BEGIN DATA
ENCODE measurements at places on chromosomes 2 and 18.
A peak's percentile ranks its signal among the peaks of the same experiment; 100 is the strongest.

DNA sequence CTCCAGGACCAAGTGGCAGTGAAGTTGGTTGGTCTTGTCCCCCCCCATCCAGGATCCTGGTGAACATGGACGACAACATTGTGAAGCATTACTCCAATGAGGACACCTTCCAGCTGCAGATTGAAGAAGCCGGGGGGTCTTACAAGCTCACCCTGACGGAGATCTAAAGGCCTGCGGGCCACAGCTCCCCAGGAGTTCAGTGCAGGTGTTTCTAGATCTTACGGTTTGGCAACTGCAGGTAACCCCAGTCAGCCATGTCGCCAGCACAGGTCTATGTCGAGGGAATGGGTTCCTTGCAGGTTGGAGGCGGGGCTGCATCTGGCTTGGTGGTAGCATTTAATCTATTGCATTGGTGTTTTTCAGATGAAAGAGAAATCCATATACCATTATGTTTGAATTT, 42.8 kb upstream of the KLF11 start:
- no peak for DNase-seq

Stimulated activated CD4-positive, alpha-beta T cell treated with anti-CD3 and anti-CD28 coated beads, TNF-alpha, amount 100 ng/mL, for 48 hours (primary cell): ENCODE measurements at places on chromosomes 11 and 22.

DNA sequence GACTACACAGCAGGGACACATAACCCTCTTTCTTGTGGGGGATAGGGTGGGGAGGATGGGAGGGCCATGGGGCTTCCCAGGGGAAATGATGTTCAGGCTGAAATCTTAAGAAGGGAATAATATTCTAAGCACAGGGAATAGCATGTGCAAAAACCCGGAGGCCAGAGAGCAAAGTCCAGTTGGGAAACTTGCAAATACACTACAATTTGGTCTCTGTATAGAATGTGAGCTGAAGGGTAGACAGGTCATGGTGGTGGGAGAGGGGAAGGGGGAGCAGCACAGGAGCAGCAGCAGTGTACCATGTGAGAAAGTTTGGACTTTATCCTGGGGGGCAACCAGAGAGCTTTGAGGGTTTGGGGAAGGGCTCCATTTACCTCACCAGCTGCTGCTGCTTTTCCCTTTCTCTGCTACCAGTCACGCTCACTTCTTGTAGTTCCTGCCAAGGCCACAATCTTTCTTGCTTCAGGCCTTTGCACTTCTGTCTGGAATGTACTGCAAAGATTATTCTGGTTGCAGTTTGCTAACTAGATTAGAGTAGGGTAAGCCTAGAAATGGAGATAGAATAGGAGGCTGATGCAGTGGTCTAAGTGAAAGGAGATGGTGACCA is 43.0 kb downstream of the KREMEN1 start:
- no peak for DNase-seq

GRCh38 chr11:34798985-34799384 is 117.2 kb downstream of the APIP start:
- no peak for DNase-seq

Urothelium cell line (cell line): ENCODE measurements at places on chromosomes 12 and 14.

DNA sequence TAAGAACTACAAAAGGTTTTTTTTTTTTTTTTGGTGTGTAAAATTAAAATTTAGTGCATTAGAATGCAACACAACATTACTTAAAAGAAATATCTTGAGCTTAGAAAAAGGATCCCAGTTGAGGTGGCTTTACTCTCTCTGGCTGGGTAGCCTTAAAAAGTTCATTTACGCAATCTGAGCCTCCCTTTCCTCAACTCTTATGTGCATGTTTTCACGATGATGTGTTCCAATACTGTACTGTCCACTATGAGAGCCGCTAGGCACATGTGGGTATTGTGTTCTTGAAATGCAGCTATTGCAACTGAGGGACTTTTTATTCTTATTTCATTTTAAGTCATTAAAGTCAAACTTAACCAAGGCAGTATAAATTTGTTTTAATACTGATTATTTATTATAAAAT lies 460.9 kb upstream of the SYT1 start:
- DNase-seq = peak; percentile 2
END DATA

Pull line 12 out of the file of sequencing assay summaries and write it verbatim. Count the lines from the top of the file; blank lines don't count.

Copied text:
- DNase-seq = peak; percentile 2